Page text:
While the announcement of the Google Lively public beta may have taken many by surprise, apparently it did not take Linden Lab unawares -- their Second Life messages were already lined up and ready to go.
Indeed considering that information about Lively's launch was available to a number of people who were close to Linden Lab, either as partners or ex-staffers, it seems silly to suggest that Linden Lab might not have known Lively's public beta launch date, unless those contacts were aflame with considerable, searing resentment.
Wheezing, clanking and dripping oil from dark and unnameable apertures, one of Linden Lab's most neglected subsystems -- the marketing machine -- arose from it's years-long slumber and went about it's ponderous, mechanical business.
On the very day of Lively's launch, at 12:01AM, Linden Lab announced the landmark teleport of agents between the Second Life preview grid and opensim simulators being operated by IBM. Everything was already teed-up with the Wall Street Journal, who published their own piece on it (with quotes from principle figures) at 12:02AM. All of that was organized at least a day and quite possibly some several days in advance.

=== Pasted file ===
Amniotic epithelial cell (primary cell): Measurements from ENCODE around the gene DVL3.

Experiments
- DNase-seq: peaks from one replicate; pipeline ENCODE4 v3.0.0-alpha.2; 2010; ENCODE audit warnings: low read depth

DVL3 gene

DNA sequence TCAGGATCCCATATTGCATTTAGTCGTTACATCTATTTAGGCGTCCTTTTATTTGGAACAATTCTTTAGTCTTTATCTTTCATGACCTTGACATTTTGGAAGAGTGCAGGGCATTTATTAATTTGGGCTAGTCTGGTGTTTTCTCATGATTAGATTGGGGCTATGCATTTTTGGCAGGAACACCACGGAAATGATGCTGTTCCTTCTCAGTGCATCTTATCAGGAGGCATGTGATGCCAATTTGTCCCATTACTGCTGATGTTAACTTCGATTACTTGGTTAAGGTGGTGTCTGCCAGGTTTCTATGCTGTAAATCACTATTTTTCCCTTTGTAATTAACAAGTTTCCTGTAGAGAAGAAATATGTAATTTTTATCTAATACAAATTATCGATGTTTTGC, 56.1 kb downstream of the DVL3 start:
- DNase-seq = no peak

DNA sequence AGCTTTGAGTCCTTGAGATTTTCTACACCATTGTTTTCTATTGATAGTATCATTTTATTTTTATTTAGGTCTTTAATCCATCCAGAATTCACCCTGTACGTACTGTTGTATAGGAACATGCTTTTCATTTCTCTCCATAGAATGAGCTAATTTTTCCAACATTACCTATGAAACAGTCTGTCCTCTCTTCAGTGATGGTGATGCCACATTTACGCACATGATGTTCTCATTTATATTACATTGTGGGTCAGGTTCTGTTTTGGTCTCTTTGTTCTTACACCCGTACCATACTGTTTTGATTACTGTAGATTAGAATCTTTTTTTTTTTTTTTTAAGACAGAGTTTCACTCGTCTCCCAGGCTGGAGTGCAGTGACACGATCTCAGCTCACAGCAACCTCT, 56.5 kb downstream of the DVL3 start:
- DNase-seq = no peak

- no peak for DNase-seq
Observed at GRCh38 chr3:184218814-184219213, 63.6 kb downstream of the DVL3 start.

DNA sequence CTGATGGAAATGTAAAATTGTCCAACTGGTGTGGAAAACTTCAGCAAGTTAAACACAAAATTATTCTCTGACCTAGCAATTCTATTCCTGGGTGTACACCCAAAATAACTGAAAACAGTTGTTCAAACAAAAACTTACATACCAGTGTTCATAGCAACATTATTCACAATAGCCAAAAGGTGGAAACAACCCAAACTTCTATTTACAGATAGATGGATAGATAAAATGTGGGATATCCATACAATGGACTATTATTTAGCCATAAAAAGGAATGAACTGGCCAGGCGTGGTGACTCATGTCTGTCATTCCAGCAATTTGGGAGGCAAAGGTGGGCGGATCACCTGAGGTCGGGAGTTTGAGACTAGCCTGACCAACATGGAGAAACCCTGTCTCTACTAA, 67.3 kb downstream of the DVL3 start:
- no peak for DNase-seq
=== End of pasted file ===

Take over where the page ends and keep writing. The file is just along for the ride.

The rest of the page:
At the time, we scratched our heads and wondered "why now?" -- after all, the big historic event had already been cooling for about a month by the time of the big media splash.
Then Lively went, well, live, and the reasoning started to become considerably more clear. Linden Lab's CFO John Zdanowksi posted the quarterly metrics far faster than any previous set, to-date. Replete with candy-colored graphs, and considerable simplification. The ordering of data was also changed this time around giving particular and especial emphasis to the aspects of Second Life that Lively just doesn't have, in what was beginning to look like an episode of the BBC's comedy Keeping Up Appearances.
Finally, the following day a message from the new Linden Lab CEO Mark Kingdon, telling the users how great Second Life is and (is going to be), with a specific reminder that such services as Lively, Vivaty and so forth aren't even remotely as nifty and encompassing as Second Life.
Was it all a part of a staged media-campaign in specific response to Lively? Considering this all is what we'd expect of one, it seems a little silly to suggest that these three items came together coincidentally. Coincidences certainly happen, but accidentally having a media-campaign happen? We don't think so.
And if you fear nothing, why have one?